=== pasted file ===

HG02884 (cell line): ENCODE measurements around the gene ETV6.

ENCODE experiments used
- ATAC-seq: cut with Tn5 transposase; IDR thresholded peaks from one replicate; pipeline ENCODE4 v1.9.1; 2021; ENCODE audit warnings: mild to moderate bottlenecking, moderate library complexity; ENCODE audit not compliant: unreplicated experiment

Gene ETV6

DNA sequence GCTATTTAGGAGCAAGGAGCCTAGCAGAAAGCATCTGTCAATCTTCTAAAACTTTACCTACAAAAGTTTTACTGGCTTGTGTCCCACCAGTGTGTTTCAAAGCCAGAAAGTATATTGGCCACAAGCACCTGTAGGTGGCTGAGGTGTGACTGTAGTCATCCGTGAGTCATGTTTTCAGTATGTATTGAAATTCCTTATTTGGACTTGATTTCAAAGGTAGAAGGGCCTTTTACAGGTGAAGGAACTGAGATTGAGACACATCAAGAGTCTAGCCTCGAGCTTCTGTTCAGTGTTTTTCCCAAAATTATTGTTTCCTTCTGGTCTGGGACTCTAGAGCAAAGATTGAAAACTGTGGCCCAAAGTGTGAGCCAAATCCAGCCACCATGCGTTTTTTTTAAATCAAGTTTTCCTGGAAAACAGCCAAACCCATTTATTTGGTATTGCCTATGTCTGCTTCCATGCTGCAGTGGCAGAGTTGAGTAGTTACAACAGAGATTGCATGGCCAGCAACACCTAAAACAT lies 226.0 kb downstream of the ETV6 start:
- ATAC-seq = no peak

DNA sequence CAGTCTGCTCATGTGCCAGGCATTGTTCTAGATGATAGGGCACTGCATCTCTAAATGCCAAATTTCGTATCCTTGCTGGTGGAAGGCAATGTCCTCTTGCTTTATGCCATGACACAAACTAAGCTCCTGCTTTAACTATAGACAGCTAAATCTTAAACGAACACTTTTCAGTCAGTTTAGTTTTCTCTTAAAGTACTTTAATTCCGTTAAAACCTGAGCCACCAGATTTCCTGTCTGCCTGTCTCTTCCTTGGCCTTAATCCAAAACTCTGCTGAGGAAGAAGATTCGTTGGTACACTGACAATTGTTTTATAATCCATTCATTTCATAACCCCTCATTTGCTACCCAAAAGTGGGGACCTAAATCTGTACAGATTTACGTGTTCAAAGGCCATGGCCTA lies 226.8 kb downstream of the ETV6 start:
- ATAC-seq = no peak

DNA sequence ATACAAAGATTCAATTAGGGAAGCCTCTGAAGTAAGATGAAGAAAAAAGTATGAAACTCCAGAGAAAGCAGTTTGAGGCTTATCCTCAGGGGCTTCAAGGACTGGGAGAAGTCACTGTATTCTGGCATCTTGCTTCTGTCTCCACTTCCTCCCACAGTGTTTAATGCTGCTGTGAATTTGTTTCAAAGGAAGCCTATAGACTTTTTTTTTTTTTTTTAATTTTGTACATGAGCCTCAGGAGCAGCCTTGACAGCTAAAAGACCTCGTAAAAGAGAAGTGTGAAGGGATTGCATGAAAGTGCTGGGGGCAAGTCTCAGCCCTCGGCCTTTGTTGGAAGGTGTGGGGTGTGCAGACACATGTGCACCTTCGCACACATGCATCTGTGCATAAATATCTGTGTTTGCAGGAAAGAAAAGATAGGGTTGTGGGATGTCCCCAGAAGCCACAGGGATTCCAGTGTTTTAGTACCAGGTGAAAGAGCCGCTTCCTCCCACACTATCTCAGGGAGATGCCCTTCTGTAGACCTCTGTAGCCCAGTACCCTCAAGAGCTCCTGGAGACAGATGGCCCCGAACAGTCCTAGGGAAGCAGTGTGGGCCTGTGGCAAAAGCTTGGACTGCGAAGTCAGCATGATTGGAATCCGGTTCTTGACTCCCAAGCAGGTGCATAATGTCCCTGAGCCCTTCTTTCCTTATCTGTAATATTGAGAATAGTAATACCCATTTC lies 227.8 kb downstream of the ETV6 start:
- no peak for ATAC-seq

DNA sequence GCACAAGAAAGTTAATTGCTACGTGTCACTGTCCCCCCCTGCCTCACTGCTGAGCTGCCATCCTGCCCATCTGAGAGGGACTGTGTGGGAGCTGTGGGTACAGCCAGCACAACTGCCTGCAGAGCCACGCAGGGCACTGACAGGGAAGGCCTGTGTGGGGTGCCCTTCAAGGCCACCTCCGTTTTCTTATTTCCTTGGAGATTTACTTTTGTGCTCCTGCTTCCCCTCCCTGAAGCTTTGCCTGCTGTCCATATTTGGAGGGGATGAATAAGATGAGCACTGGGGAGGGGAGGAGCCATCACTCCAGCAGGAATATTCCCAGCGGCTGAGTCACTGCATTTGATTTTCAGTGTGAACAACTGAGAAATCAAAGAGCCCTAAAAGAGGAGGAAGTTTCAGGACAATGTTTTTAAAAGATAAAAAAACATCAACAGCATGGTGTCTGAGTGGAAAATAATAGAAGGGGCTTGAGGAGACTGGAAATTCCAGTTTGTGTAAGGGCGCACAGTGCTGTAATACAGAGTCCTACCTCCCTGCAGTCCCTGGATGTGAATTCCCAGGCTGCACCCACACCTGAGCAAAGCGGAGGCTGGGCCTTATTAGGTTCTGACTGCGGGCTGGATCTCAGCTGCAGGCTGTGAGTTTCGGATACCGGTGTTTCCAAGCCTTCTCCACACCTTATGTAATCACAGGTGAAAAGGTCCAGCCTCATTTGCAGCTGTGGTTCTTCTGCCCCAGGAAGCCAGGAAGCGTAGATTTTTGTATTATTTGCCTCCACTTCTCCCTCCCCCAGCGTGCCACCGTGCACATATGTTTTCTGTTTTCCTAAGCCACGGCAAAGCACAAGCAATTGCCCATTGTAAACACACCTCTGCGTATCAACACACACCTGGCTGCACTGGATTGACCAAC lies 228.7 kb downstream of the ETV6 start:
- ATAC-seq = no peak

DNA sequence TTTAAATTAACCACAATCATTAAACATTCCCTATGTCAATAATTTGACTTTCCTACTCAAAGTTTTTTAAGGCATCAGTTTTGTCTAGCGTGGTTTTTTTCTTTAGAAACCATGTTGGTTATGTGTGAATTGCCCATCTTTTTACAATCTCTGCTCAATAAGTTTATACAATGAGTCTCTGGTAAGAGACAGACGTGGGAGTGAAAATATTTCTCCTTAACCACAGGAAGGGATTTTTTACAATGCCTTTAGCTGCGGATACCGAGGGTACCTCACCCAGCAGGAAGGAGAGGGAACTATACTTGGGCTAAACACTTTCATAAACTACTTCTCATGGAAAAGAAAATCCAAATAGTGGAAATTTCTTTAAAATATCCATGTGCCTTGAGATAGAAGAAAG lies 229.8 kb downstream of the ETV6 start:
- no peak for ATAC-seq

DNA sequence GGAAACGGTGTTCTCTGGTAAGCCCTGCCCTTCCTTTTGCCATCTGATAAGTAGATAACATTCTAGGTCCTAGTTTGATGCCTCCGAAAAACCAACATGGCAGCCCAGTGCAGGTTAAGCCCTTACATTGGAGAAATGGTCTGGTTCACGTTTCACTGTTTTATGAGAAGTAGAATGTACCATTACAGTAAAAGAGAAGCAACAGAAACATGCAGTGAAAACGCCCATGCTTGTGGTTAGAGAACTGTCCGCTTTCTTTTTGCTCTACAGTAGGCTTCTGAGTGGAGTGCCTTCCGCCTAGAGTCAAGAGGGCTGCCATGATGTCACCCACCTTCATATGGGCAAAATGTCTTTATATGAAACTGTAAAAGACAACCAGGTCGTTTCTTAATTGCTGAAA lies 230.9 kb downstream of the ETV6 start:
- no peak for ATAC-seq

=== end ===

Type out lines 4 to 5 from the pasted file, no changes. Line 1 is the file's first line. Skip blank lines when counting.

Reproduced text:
Gene ETV6

DNA sequence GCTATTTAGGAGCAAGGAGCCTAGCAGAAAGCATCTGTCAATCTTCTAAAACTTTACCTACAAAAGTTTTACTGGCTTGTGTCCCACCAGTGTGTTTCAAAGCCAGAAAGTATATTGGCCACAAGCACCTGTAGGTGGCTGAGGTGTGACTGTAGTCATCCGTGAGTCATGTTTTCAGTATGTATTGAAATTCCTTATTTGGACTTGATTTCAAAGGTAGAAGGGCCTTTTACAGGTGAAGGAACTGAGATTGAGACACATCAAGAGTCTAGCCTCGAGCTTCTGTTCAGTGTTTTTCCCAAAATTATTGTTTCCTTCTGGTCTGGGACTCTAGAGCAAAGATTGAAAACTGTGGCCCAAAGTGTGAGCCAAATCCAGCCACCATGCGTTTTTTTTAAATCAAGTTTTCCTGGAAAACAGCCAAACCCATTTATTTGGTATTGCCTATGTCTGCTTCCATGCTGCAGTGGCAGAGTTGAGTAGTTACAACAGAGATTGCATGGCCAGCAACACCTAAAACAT lies 226.0 kb downstream of the ETV6 start: